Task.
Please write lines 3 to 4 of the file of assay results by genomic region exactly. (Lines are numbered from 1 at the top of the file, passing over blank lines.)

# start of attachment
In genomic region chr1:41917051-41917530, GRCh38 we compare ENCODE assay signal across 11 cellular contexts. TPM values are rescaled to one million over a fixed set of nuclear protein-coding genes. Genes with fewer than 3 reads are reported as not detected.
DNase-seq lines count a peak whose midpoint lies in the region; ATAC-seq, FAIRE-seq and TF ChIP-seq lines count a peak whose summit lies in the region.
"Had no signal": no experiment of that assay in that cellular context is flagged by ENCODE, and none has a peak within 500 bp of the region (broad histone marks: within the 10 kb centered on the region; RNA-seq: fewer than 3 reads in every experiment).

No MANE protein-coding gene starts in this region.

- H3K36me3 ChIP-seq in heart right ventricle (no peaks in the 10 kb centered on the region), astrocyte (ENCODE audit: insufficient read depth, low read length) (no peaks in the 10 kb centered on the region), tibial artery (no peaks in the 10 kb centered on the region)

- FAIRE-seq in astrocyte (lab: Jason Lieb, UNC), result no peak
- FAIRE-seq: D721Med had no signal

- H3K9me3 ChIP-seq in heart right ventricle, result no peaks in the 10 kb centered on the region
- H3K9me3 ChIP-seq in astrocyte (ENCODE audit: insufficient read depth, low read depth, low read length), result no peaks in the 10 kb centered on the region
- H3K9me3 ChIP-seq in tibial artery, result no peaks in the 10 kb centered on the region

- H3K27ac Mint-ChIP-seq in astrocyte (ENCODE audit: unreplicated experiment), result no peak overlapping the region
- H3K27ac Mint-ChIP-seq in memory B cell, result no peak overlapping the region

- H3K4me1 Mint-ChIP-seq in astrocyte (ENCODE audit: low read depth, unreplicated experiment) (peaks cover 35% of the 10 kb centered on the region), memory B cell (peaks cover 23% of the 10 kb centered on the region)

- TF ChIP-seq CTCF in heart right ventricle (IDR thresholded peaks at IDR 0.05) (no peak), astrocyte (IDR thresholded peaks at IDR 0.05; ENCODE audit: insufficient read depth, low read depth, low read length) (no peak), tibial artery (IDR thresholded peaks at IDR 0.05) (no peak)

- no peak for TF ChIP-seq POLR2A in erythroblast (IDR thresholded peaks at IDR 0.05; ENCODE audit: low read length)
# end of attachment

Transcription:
"Had no signal": no experiment of that assay in that cellular context is flagged by ENCODE, and none has a peak within 500 bp of the region (broad histone marks: within the 10 kb centered on the region; RNA-seq: fewer than 3 reads in every experiment).

No MANE protein-coding gene starts in this region.